Gonzalo Torné is an acclaimed Spanish writer from Barcelona whose book Divorce Is in the Air, which I translated, was recently published by Knopf. It is his second novel, but his first to appear into English. Entirely a first-person narrative, the book is nominally addressed to the Joan-Marc’s (the narrator’s) second wife, who has just left him. He is telling her the story of his first marriage, to a blond American athlete-cum-alcoholic named Helen. He also relates his more recent travails as he deals with middle-age bachelorhood and economic trouble after his wife’s departure, and reconnects with old friends from his past. Joan-Marc is an often frustrating, occasionally insightful, contradictory, solipsistic, and prejudiced character who is ultimately (argue I) endearing. He has things to say about the human condition, often through beautiful turns of phrase; some are crazy, some insulting, others illuminating. The book demands a discerning reader willing to laugh at and listen to a character who cannot exactly be considered “likeable”-- one to whom we may not be able to relate, but one we can benefit from understanding. As the translator, I’ve spent a lot of time over the course of two years inside this book and the head of its narrator, Joan-Marc. I still had a few questions for his creator, Torné: Megan McDowell: Much of the book centers on the futility of relationships between women and men, and on the characters’ relationships with their bodies -- these concerns really come to a head in the character of Eloy/Eloise, a transgender woman who was a childhood classmate of J-M’s. It makes me wonder how actively you engage with questions of gender. Are you a feminist? J-M and Eloise seem so diametrically opposed, and in many ways Eloise, who has consciously shaped her body to fit her mind/ soul, is much more comfortable in the world. What are some of the key questions you were wrestling with when you imagined J-M and Eloise’s ways of looking at the world? Gonzalo Torné: Eloy/Eloise to me is a key character because she allows me to “close” one of the novel’s subjects. Divorce Is in the Air is about matrimonial separations, of course, but it’s also about separation from life itself, the distance that grows larger between us and the things we lose, and the alterations that the body suffers as it’s subjected to time. The novel is peppered with descriptions of physical processes that the body suffers passively. Eloise represents a possibility of voluntary bodily alteration, and she ends up countering many of Joan-Marc’s most reactionary and pessimistic ideas. If you like, her appearance in the book is a “refutation” of the protagonist, who until that moment has dominated the narrative thanks to the first-person privilege. My idea is that she should be a window through which a bit of new air can flow. And one could say that she’s a character I like very much. About the feminism question: In Spain my most well-known book is Hilos de Sangre (Blood Ties), narrated for over 400 pages by a woman. This character has been praised for her intelligence and her sensitivity. I wouldn’t have dared to start out writing such a crude book, so aggressive and masculine, one that plays with the identification between the narrative voice and that of the author (does this man really think all this?) without having the “protection” of Hilos de Sangre. It’s funny that outside of Spain, Divorce Is in the Air will be my “letter of introduction.” MM: One of the aspects of the book that I’m not sure U.S. readers will know much about has to do with the Catalan culture. In fact, J-M uses a fair number of Catalan words that were mostly lost in translation. Could you talk a bit about what Catalan culture means to Joan-Marc, and what it means to you? GT: My ties to Catalan are at once distant and very close. Catalan is my mother tongue and it’s very easy for me to spend an entire day without speaking in any other language. Though its history is one of continual upheavals -- the last of which is the attempted cultural genocide by Franco and his supporters -- its literature is not minor, though it is somewhat discontinuous. Aside from its indisputable figureheads (Llull, March), in the 20th century it boasts a cast of admirable poets and at least one fiction writer at the level of the best: Joan Sales. For reasons that aren’t relevant here, I ended up writing in Spanish, but Catalan writers take an interest in and appreciate my work, and I try to stay up to date. There is a very lively poetry scene, excellent theater, and many fiction writers publishing very interesting books. On the other hand, Barcelona is a bilingual city where two languages mix together with no problem, and it’s very common to take part in conversations where every participant speaks in the language he or she finds most comfortable. That’s why I turn to so many words in Catalan: they are floating in the ether. Joan-Marc comes from Madrid and he has a certain love-hate relationship with Catalan (the Catalanistas can sometimes be cantankerous), but he doesn’t resist the sensuality of mixing the two languages. MM: In a similar vein: this is a very Spanish book. There is a distinct sense of place to it, and there are many landmarks and streets that appear in the narrative. What do you think this will mean as U.S. and U.K. readers approach the book? How do you think their experience of it will differ, how do you think the book changes in English? GT: Well, although for administrative purposes I’m Spanish, the area where my imagination operates is Barcelona. As soon as I leave Barcelona I no longer feel at home. So I consider myself a writer from Barcelona, a city that has its own literary tradition, and where oftentimes Madrid is as distant as London. It’s the area I know and even when I look beyond it (there are half a dozen characters from the United States in the book), I do it from the prejudices of a Barcelonan. The truth is I haven’t thought much about how the book will be received abroad, and luckily it hasn’t worried me with the novel I’ve just finished to know that I would be read in a dozen countries. I like to think that my books have very local settings but treat vital subjects that are common to anyone, and also that the problems and aesthetic solutions travel quite well. At the end of the day, the novels are directed at a very specialized class of individuals: literary readers. There’s one thing that concerns me with this novel and it’s how readers will take the humor. In Spain, one critic wrote a long article demonstrating that the novel was not a comedy and that all the people who were laughing were absurd creatures. He almost convinced me. To me, the novel is a comedy, even though its material isn’t gags or openly funny situations. MM: I’ll admit a secret: this is one of the hardest books I’ve ever translated. The cultural references, the use of language, it was all a bit more foreign to me than the Latin American books I’ve translated so far. Were you nervous about having your work translated into English? (Or am I making you nervous now?) What was it like to read your book in English? (This is something I’m always curious about with my authors.) GT: Yes, it’s a somewhat strange Spanish, partly because I live in a city where two languages are spoken that mutually influence each other, and instead of hiding it, I try to put it in relief, in the semantic plane but also in the grammar. What’s more, my intention was to invent a way of speaking that would allow me to pass very quickly from one tone to another, and with as broad a range of registers as possible. I don’t know if I managed it satisfactorily, but I’m sure that some of the “difficulty” comes from that project. In terms of the translation, I’ve never gotten nervous about it. I tend to trust in the professional capacity and talent of other people. I was convinced that our editors were going to find the ideal person, and when they gave me your name, I read your translations of Zambra and I rested easy. Later I read the proofs with the conviction that a language is a very complex system and that it’s best to let those who know a language better from the get-go do their work. Translation is really one of the most complex intellectual phenomena in the universe. My friend Juan de Sola, who is an excellent translator, says that books are more passionate in translation than in the original, and that you have two books for the price of one, and he’s right. For me, reading Divorce Is in the Air has been quite an experience (the only way to read oneself is in translation) and I’m very pleased with the result. MM: I Googled you and found out something unexpected: You’ve recently published a detective novel under a pseudonym. Great! Why the shift in genres, and why the pen name? What would surprise me, as a reader of your literary fiction, about Álvaro Abad, the crime writer? GT: I have to answer this question with a detour: It took a long time for me to start reading anything like novels, poetry, or philosophy. In my childhood and adolescence I was dedicated to sports, the only thing I read were superhero comics. There is nothing of that in my two novels, but I still have an affinity for the genre, and almost every year I write (sometimes in my head) a story, and I’ve published some, but in Spain there is no industry to absorb everything I come up with. What we do have, though, is a boom in the “crime novel” -- a genre that with some exceptions I find unbearable. I was exhausted when I finished Divorcio en el Aire, and after resting for a year it occurred to me to redo one of my adventure scripts as a crime novel (taking out the super powers). I imposed a very strict calendar on myself (two months), and I had a lot of fun, but I don’t think I’ll do it again; a novel, whatever the genre, is a lot of work. I used a pseudonym as a courtesy to readers of Divorce and Hilos, as a warning that they would find this book less fun (the kind of fun that my readers like). But I didn’t hide the fact that I’d written it. My complicit readers have enjoyed it, but I also suspect that they prefer it when I stick with more meaty subjects. MM: Who are the writers in Spain today (preferably untranslated) that you think are most under-recognized? Who is doing the most interesting work? What about in Spanish in general? Do you read many Latin Americans? What North Americans do you read? GT: Writers of my generation are very engaging and there are many I find interesting. I like La Trabajadora (The Worker) by Elvira Navarro, two novels by Isaac Rosa (El Vano Ayer and La Mano Invisible), and Fresy Cool by Antonio J. Rodríguez. I also read everything written by Julián Rodríguez and Martín Giráldez, who publish very daring books in a country where people who claim to be avant guard do things that were already old in my grandparents’ days. Of the writers a little older than me (and for a lot of younger writers) Luis Magrinyà is the best, and it’s a shame that the English-speaking reader is deprived of reading Intrusos y Huéspedes -- a masterpiece, one of the few that exist. I would talk about poets as well but I’m afraid my answer would go on for too long. I resist grouping writers from so many different countries under the label “Latin American.” I don’t know anything about what is being written in the tropics or in Central America. I have more of a relationship with Argentine and Chilean literature, I read what the critic Ignacio Echevarría suggests to me; he is not only a very intelligent reader, he is personally invested and is very respected there. Of my generation (to avoid an interminable list of names) I very much like the books of Zambra, Gabriela Wiener, and Julián Herbert. Of U.S. literature, the Jewish tradition is very important to me, from Singer to Ozick; without it, the novels I try to write wouldn’t even exist. I like the visionary novelists (Melville, Faulkner, McCarthy, DeLillo) a great deal, but as a writer I’ve never known what to do with them. In terms of contemporaneous writers I have to say that the Spanish press acts as a very disciplined and uncritical satellite of everything that reaches us from the United States, so that I read them with great caution. I like Lethem and Lerner and I admire everything written by Junot Díaz, who is very near to being a genius. MM: You are also a translator -- you’ve translated William Wordsworth and John Ashbery into Spanish. What drew you to those authors, and did they pose any interesting challenges? How did the experience of translating affect your writing? GT: Well, I’ve translated some texts, but as I respect the profession a lot I would never dare to call myself a translator. My work is writing novels, but sometimes I get an urge to publish authors that I know like the back of my hand, and to avoid arguments I end up “moving” them myself to Spanish. I’ve translated Pascal, Wordsworth, Dr. Johnson, Coleridge, and a few others. But if you gave me a contemporary novelist that posed new problems, one I had to “interpret” into my language for the first time, I’d start to cry. I wouldn’t be able to translate myself. I tried from Spanish to Catalan, and I failed.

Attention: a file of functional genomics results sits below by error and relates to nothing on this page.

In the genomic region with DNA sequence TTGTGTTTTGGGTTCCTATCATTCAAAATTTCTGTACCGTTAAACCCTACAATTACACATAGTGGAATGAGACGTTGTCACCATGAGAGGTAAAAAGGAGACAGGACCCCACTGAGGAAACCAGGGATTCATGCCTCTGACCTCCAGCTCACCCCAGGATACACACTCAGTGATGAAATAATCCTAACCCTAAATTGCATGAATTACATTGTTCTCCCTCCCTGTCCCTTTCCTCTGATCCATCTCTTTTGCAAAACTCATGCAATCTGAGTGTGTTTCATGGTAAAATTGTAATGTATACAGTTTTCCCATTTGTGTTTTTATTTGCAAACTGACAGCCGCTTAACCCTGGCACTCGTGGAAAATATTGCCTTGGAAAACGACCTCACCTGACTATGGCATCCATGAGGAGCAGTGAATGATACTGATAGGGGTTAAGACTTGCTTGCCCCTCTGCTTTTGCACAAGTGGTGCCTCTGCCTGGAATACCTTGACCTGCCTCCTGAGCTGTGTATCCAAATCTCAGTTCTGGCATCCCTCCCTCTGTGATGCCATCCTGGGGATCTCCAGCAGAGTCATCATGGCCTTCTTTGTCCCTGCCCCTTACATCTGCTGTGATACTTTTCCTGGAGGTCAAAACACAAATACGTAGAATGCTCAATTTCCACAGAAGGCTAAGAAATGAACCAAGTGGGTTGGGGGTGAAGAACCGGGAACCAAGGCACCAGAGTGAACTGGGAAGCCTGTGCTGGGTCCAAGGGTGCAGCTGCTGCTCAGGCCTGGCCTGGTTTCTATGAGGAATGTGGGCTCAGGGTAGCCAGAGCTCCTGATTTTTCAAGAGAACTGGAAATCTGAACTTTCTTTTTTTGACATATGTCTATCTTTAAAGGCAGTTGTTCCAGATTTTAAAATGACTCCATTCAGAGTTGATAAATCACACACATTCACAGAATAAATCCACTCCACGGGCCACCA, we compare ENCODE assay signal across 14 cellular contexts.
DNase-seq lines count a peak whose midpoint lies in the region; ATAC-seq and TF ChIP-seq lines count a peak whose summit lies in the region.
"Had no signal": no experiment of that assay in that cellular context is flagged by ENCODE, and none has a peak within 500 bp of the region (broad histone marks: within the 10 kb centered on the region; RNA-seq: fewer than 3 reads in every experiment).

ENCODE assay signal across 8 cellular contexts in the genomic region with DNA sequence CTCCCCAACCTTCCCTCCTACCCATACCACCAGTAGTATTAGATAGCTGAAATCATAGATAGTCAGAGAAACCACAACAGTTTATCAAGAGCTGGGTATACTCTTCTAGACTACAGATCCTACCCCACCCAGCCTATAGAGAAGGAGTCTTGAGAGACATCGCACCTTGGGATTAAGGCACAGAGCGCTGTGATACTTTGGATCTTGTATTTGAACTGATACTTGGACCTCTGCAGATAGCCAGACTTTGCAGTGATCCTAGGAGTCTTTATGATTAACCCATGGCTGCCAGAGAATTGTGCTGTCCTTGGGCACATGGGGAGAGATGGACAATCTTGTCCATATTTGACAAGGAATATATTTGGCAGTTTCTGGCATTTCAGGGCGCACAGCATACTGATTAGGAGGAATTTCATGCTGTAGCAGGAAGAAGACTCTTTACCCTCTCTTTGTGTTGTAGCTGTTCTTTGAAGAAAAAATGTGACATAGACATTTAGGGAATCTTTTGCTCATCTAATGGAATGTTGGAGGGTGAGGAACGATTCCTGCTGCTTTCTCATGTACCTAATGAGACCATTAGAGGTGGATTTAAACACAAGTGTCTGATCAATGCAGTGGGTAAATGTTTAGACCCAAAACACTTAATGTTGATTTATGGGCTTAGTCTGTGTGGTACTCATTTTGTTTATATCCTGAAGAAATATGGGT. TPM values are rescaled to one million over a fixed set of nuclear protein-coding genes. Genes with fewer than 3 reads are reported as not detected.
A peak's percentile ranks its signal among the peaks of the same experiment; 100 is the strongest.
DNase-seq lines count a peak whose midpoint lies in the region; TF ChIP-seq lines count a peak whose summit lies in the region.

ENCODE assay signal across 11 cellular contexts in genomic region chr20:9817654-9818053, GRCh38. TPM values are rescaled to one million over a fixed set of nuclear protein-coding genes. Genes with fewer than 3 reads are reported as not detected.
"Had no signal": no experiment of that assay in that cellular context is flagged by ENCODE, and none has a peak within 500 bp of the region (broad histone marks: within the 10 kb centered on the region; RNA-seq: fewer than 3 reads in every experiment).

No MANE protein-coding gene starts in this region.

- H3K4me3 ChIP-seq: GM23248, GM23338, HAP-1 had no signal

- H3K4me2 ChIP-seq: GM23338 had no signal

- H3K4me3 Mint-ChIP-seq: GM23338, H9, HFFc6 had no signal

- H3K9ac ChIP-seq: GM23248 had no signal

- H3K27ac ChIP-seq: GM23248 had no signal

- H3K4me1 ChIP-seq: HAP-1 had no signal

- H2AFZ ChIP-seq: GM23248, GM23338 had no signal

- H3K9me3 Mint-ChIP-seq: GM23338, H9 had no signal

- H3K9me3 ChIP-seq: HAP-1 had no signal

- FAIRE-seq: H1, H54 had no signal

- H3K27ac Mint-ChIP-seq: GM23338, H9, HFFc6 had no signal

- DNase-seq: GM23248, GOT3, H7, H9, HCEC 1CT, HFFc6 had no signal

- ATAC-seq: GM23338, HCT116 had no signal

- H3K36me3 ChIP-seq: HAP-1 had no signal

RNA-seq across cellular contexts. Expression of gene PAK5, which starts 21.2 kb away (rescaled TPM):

Alejandro Zambra is at the forefront of Latin American—indeed one could say “world”—literature. He is young, Chilean, and writes with a poetic lucidity that engages a reader from the first line. His first two novels were both published by Anagrama and placed him immediately in the international spotlight. Bonsái won the 2006 Chilean Critics’ Award; it was published in English by Melville House in a translation by Carolina de Robertis in 2008, and was shortlisted for the 2009 Best Translated Book Award. In 2010 my translation of La vida privada de los arboles (The Private Lives of Trees), Zambra’s second novel, came out from Open Letter press. Both are short books—some call them novellas—and both center on middle-class Chilean intellectuals. While this may sound dry and specialized, Zambra has an electrifying ability to underscore ambiguity in the seemingly definite—or to turn a vague outline into a bull’s eye—that makes his material feel universal. In 2010, Zambra was among 22 writers included in Granta magazine’s Best of Young Spanish-Language Novelists. Granta says its lists “predict talent more than spot it,” and previous predictions have included writers like Martin Amis, Jeanette Winterson, David Mitchell and Lorrie Moore, to name only a few. Zambra’s third novel, Formas de volver a casa, will debut with Anagrama in May, and from what I can tell, it deviates from his previous books in form but not in feeling (that is, in its broad emotional landscape). Formas is significantly longer than its predecessors, and is told in various, well, forms: mostly narrated in first person by a young boy, it also includes verse and non-fiction elements. The book is set in the 80s during Pinochet’s dictatorship. Its child narrator is the son of an “apolitical” middle-class family, with parents who avoid risk out of fear, and who protect their children from the truth of their world. It’s the story of a little girl who asks a younger boy to spy on her uncle, and the boy agrees because, as Zambra says, “he’s a little bit in love with her.” It’s that “little bit” that is so particularly Zambra—there are no large, sweeping emotions here, but rather complicated, contradictory, little-understood intuitions. This is a book about Chile, and the generation of Chileans who grew up during the dictatorship. Zambra calls the literature of his generation “la literatura de los hijos” (literature of the children), because he feels his generation came of age believing the novel belonged to the “fathers of literature”, and that history was something imposed by their forebears. As he says in an interview in Ñ magazine, “History belonged to others, and we confronted our inheritance sometimes with rebellion and other times with acquiescence; it took a long time for us to realize we had our own history and we had things to tell.” I asked Zambra a few questions about his upcoming book, and his feelings about being included in Granta’s list. The Millions: Now that you’ve received a fair amount of attention for your books, do you worry more during the act of writing about how it will be received? Or does the recognition validate you, give you a sense of freedom? Alejandro Zambra: At the moment of writing, I feel completely free. I really don’t think you can write anything genuine when you are under any kind of pressure. What’s more, publishing a book isn’t like giving birth to it; when you publish a book you feel what a father must feel when his son leaves home: you wish him well, you delight in or suffer with his successes and failures, but you can’t do anything more for him. And your daily work is more interesting: the next book, the child you are starting to rear. TM: Recognizing that any list like Granta’s will be subjective, is there anyone you feel strongly should have been included, but wasn’t? AZ: Such lists are always arbitrary, and I suppose there are a lot of authors who were worth including in Granta’s, and in the end were not. The truth is it’s an uncomfortable subject for me, because I really don’t believe in lists or rankings. In any case I’d like to highlight the work that younger people have been doing, such as the Chilean Diego Zúñiga or the Mexican Valeria Luiselli (the author of Papeles falsos, one of the best books I’ve read recently). TM: Not many authors have their books published more or less simultaneously in Spanish and in English, but both La vida privada and Bonsai were. I’m curious about how the experience is different in Chile and the U.S. How does your status as a native or foreigner affect how people read you, do you think? Do you feel more pressure to be “representative” in some way when you are outside of Chile? AZ: I think both novels are very Chilean, so I’m sometimes surprised that they can be read in other languages. To me, it’s a beautiful thing that readers so distant and different can connect with a book of mine. It’s like sending out thousands of letters, and little by little receiving replies you never expected. I guess some readers in the U.S. or in France want to confirm some prior idea they had about Chile or about Latin America. But books aren’t made to confirm ideas; they’re made to refute them, to question them, to put other images out there where we thought everything had already been said. TM: Tell us a little about Formas de volver a casa—is it much of a departure from your first two books? AZ: It’s a book about memory, about parents, about Chile. It’s about the 80s, about the years when we children were secondary characters in the literature of our parents. It’s about the dictatorship, as well, I guess. And about literature, intimacy, the construction of intimacy. I don’t know if it’s very different from my previous books; the truth is I feel like it’s close to The Private Lives of Trees. In fact it starts from there, from some of the intuitions or images of the past that were in that book. Maybe the main difference is that it’s in large part narrated in the first person. It also includes a writer’s diary, a kind of center or heart in which the fiction breaks, and the only thing left is the writer’s voice searching for its origins. It’s my most personal book, without a doubt, although the others were that as well. TM: Do you get frustrated with how people associate Chile with the Pinochet dictatorship? Do you feel a need to establish yourself in relation to it, because if you don’t others inevitably will? AZ: It doesn’t frustrate me; on the contrary, it seems like a conventional and understandable expectation. That relationship is very important to me, also. I grew up in a dictatorship, I said my first words in a dictatorship, I read my first books in a dictatorship. It’s part of my experience, part of my life. And of course, Formas de volver a casa talks a lot about that. But I don’t believe in genre novels or in a simple relationship between literature and history. Literature doesn’t exist to depict something that’s already given, already processed. We write because we want to live in a different way, because we seek new ways of understanding the past, present and future. TM: One of the things I was drawn to in The Private Lives of Trees was the way you portray the relationships between the characters, and the characters themselves. No one makes grand proclamations, which makes Julián’s promise that “if we get out of this we’ll go, at last, to see the snow” all the more heartbreaking. The characters aren’t exceptional, but their mediocrity isn’t emphasized, it’s empathized with. There is no bombast, but there is so much genuine feeling. I guess what I’m saying is that when I read your books, I feel like there is room for me in them, there’s no sense of looking in from outside. Are you conscious of this, do you have to try not to judge your characters, or to not make them more than they are? AZ: Thank you very much for what you say. If that’s the case, if in some way I managed to portray those lives without failing the characters, I’m satisfied. Because that’s what I want: for there to be space in my books to share gazes, to meet up; to know ourselves as fragile and strong at the same time, as we all are. I hope for that, when I’m writing: to bear witness to a compassionate recognition of our failures and triumphs.